Risk factors for ICH include:
- Hypertension (high blood pressure)
- Diabetes mellitus
- Excessive alcohol consumption
- Severe migraine
Cigarette smoking may be a risk factor but the association is weak.
Traumautic intracerebral hematomas are divided into acute and delayed. Acute intracerebral hematomas occur at the time of the injury while delayed intracerebral hematomas have been reported from as early as 6 hours post injury to as long as several weeks.
Both computed tomography angiography (CTA) and magnetic resonance angiography (MRA) have been proved to be effective in diagnosing intracranial vascular malformations after ICH. So frequently, a CT angiogram will be performed in order to exclude a secondary cause of hemorrhage or to detect a "spot sign".
Intraparenchymal hemorrhage can be recognized on CT scans because blood appears brighter than other tissue and is separated from the inner table of the skull by brain tissue. The tissue surrounding a bleed is often less dense than the rest of the brain because of edema, and therefore shows up darker on the CT scan.
When due to high blood pressure, intracerebral hemorrhages typically occur in the putamen (50%) or thalamus (15%), cerebrum (10–20%), cerebellum (10–13%), pons (7–15%), or elsewhere in the brainstem (1–6%).
Treatment depends substantially on the type of ICH. Rapid CT scan and other diagnostic measures are used to determine proper treatment, which may include both medication and surgery.
- Tracheal intubation is indicated in people with decreased level of consciousness or other risk of airway obstruction.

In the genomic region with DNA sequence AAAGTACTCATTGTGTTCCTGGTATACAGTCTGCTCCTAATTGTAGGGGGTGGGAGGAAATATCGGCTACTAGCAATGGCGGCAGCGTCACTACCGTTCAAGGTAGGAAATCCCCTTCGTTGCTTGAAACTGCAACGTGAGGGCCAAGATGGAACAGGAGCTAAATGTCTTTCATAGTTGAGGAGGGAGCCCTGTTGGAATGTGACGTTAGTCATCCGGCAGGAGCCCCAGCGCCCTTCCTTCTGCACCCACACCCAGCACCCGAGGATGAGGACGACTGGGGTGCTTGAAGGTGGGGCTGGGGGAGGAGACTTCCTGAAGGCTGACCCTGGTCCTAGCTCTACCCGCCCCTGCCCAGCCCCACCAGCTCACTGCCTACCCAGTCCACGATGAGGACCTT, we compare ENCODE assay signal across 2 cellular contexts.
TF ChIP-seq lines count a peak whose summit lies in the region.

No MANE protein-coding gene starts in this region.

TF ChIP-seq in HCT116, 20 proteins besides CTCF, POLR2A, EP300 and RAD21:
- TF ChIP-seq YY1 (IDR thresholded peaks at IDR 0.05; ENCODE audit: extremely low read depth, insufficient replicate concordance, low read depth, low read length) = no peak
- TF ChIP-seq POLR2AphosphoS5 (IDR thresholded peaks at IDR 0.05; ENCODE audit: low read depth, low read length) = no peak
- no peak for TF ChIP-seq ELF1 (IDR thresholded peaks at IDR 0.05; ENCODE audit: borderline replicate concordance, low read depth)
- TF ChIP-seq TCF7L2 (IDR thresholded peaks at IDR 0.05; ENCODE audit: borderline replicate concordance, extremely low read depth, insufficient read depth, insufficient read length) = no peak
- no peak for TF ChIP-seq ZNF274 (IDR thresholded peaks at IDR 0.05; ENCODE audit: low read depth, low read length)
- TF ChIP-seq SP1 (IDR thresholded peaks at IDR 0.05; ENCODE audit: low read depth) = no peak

- IV fluids are given to maintain fluid balance, using isotonic rather than hypotonic fluids.
- One review found that antihypertensive therapy to bring down the blood pressure in acute phases appears to improve outcomes. Other reviews found an unclear difference between intensive and less intensive blood pressure control. The American Heart Association and American Stroke Association guidelines in 2015 recommended decreasing the blood pressure to a SBP of 140 mmHg. However, the evidence finds tentative usefulness as of 2015.
- Giving Factor VIIa within 4 hours limits the bleeding and formation of a hematoma. However, it also increases the risk of thromboembolism. It thus overall does not result in better outcomes in those without hemophilia.
- Frozen plasma, vitamin K, protamine, or platelet transfusions may be given in case of a coagulopathy. Platelets however appear to worsen outcomes in those with spontaneous intracerebral bleeding on antiplatelet medication.
- Fosphenytoin or other anticonvulsant is given in case of seizures or lobar hemorrhage.